Expert Panel on Emerging Crimes: Hosted by the Department of Justice, Canada. In Ottawa, Ontario, Canada
3. Understanding and Measuring Criminal Financial Flows
There are many estimates available of the amount of money generated by illegal activity. For example, it is often claimed that the world drug trade generates an annual cash flow of US$500 billion, the single largest component of a World Gross Criminal Product of about $1.1 trillion. There are similar claims (from the IMF) that the amount of money laundered through the world’s financial institutions may be 2-5% of world GDP. Estimates of the amount looted from Russia alone, for example, hover around the $150 billion mark.
- How are such numbers calculated?
- Are they useful in formulating policy, for example on money laundering?
- What alternative methodologies might give better results?
Here there was almost complete unanimity among the panelists, all of whom had plentiful experience working with and investigating the sources of data on criminal markets. Thoumi pointed out that the numbers are a form of “statistical pornography”, designed to excite and mislead.
He gave the example of cocaine revenues. Using typical supply side methods to find nothing more demanding than total export values requires the following in sequence:
- an estimate of acreage which is difficult because plants are often mixed up with other types;
- a guess about the average drug content of each plant, which is highly variable depending on age of the plant, frequency with which leaves are picked and delay before processing starts;
- assumptions about the quality of the chemists and the quality of the chemical inputs;
- a guess about cost of transportation, security, bribes etc.;
- estimates about seizures, net of the percentage of seizures that make their way back onto the market;
- export price data.
All of these require assumptions and/or pure guesses, and there is no reason to assume the resulting errors are random and therefore cancel out.
Furthermore he noted that certain specific numbers invented about the world criminal financial flows are even more dubious. He spent two days at IMF headquarters trying to find someone who could explain the basis of the 2-5% of world GDP figure, for example. Not only is there no real basis, but since no one can really estimate the denominator, world GDP, the entire exercise is nonsense.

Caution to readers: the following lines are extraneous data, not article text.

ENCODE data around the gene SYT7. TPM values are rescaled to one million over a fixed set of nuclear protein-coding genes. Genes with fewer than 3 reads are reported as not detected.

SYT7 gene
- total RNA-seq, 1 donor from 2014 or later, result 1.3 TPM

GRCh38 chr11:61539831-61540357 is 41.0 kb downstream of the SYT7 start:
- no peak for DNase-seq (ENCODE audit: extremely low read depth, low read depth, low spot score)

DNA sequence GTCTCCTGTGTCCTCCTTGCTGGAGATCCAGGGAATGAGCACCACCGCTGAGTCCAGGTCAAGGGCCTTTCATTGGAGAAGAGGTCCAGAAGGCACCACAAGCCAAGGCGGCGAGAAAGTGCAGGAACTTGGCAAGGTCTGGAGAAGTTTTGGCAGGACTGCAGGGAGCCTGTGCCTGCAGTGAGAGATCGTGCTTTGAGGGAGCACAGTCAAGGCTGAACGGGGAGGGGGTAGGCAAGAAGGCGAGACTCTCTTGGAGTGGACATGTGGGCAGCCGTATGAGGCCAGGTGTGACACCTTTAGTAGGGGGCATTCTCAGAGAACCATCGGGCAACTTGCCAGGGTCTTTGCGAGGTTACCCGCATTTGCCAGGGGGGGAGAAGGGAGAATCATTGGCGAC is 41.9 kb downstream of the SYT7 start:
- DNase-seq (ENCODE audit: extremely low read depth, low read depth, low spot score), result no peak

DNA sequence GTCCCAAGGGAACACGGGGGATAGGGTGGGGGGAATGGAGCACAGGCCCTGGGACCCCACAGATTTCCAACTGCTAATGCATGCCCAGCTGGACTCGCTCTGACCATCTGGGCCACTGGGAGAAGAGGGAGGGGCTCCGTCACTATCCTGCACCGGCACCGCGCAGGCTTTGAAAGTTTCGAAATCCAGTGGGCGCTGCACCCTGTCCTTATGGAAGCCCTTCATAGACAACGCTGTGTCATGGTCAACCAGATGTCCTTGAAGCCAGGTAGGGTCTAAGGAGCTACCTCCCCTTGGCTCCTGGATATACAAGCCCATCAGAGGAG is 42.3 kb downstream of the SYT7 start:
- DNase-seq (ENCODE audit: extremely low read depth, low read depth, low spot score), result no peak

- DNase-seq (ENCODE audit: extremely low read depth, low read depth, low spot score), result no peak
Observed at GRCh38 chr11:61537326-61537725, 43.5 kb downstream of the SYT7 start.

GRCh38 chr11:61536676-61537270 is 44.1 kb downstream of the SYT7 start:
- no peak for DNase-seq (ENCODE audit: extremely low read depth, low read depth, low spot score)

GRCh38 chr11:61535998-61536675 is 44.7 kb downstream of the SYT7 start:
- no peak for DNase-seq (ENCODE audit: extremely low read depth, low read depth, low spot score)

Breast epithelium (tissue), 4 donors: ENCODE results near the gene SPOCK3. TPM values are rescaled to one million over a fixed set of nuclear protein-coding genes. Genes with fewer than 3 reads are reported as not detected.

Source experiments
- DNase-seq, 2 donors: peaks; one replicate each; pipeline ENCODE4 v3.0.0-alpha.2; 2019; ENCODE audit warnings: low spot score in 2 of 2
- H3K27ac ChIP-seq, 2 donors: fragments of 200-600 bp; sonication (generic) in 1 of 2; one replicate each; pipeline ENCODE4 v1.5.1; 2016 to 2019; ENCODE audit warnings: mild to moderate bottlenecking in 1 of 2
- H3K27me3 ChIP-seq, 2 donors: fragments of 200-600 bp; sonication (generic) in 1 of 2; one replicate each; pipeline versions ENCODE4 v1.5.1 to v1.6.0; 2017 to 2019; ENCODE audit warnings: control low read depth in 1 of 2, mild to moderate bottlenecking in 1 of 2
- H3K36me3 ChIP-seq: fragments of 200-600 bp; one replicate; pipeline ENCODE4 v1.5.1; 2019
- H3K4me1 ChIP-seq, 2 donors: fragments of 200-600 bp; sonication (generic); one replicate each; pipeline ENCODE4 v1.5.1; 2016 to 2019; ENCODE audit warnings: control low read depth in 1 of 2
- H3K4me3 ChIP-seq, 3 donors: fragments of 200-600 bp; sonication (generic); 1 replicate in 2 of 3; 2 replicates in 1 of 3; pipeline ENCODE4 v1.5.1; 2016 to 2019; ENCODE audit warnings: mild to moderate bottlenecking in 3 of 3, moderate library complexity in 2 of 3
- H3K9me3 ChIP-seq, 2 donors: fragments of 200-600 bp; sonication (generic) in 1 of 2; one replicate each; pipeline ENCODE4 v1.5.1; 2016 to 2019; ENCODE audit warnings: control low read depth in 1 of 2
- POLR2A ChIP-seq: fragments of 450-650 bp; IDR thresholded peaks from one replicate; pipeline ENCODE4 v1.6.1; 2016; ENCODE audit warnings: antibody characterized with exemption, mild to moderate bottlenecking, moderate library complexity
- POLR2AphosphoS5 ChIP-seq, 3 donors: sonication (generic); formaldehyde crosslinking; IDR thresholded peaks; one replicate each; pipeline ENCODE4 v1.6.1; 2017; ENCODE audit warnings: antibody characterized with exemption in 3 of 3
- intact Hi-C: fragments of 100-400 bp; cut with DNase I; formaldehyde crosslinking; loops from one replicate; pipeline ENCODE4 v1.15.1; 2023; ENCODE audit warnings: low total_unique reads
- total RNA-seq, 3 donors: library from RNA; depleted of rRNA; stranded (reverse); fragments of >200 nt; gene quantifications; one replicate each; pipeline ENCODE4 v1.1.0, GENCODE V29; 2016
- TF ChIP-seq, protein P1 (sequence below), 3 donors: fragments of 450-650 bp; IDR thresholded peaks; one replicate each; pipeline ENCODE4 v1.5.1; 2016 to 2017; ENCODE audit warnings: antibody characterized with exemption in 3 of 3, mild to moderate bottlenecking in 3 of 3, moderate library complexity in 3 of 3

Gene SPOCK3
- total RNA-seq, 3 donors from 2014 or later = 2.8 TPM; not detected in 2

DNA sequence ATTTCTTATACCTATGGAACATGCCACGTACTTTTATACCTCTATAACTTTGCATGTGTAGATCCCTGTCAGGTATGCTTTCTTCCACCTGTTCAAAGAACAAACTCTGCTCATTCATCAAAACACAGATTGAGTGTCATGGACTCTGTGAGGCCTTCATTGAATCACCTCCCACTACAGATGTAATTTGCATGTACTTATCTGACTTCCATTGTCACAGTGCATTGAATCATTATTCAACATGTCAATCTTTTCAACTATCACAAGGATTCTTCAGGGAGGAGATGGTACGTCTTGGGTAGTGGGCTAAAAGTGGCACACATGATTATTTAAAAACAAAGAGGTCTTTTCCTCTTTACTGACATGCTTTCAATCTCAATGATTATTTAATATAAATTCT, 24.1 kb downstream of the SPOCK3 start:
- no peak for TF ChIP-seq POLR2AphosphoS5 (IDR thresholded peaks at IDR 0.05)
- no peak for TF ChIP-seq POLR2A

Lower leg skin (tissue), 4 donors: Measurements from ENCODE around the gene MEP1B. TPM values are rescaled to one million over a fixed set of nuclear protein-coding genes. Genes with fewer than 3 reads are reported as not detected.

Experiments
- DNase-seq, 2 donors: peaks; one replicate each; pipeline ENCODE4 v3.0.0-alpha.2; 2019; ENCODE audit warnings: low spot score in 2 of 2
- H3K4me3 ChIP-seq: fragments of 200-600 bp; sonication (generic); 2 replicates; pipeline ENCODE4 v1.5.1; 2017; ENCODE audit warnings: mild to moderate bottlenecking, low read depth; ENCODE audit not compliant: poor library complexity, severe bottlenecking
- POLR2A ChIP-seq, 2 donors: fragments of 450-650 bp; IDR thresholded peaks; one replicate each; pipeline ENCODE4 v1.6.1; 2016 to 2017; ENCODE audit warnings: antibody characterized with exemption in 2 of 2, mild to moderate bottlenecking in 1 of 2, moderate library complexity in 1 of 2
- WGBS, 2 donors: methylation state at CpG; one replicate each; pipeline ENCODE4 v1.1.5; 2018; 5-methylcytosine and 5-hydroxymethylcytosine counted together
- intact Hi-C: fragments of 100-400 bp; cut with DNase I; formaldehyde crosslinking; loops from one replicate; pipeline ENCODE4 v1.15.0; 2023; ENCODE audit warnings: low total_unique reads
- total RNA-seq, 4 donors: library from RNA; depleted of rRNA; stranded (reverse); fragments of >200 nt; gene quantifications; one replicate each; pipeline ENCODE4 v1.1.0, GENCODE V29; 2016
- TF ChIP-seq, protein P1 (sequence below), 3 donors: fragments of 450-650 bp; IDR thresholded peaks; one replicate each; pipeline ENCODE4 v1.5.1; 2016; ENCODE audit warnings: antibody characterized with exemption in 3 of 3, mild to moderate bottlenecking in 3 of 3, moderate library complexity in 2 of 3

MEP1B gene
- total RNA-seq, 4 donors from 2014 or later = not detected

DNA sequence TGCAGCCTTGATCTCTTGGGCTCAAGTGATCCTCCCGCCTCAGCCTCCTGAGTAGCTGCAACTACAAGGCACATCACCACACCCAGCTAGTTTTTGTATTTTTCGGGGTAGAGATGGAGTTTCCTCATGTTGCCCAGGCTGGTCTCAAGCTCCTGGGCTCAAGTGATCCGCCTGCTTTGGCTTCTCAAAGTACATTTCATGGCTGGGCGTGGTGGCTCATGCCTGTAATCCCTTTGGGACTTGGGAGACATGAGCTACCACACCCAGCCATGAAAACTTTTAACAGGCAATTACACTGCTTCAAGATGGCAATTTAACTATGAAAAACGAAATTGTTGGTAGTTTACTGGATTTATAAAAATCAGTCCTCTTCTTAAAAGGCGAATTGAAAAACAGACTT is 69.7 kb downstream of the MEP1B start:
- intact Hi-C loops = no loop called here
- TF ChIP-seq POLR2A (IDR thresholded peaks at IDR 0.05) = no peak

At the same time Thoumi noted that the degree of accuracy required is often not that high – if there is impressionistic evidence that, for example, drug revenues are very significant compared to, say, legal foreign exchange earnings in a country, that is useful data even if the range of actual estimates is very broad. Second, it is often necessary to undertake a certain amount of quantitative research just to refute the sillier numbers floating around. The rule has been that when a more sober second look is taken, as in Peter Reuter’s analysis of world criminal financial flows or Thoumi’s own work on the Colombian balance of payments, it becomes very difficult to justify the grossly inflated numbers so widely circulated.
Van Duyne commented about the extreme unreliability of the FATF data on world criminal money flows. He suggested that any company that made annual accounts of that appalling level of accuracy would soon get a visit from the Serious Fraud Office. He explained the results of his examination of Dutch case files in search of what he called the
“Loch Ness Monster of Money-Laundering”. The result was graphic. The sums seized were small with the assets held in quite mundane forms – there was not the slightest evidence of any great criminal empires attempting to stretch their control into and corrupt the legitimate economy. Criminals, he pointed out, mainly want to be left alone – they have no desire to share management responsibilities or power with upper-world types in grey suits.
That raised the issue of why those numbers exist. Partly it is because they give a veneer of certainty to a very uncertain business. Partly it is because they are linked to the acquisition of resources – the bigger the number attached to a problem the more resources a particular agency is likely to get to study and/or deal with it. Partly it is because of the public’s appetite for sensationalism. That is why the numbers put about are inevitably large, and why howls of official outrage follow attempts by more responsible researchers to ratchet them down.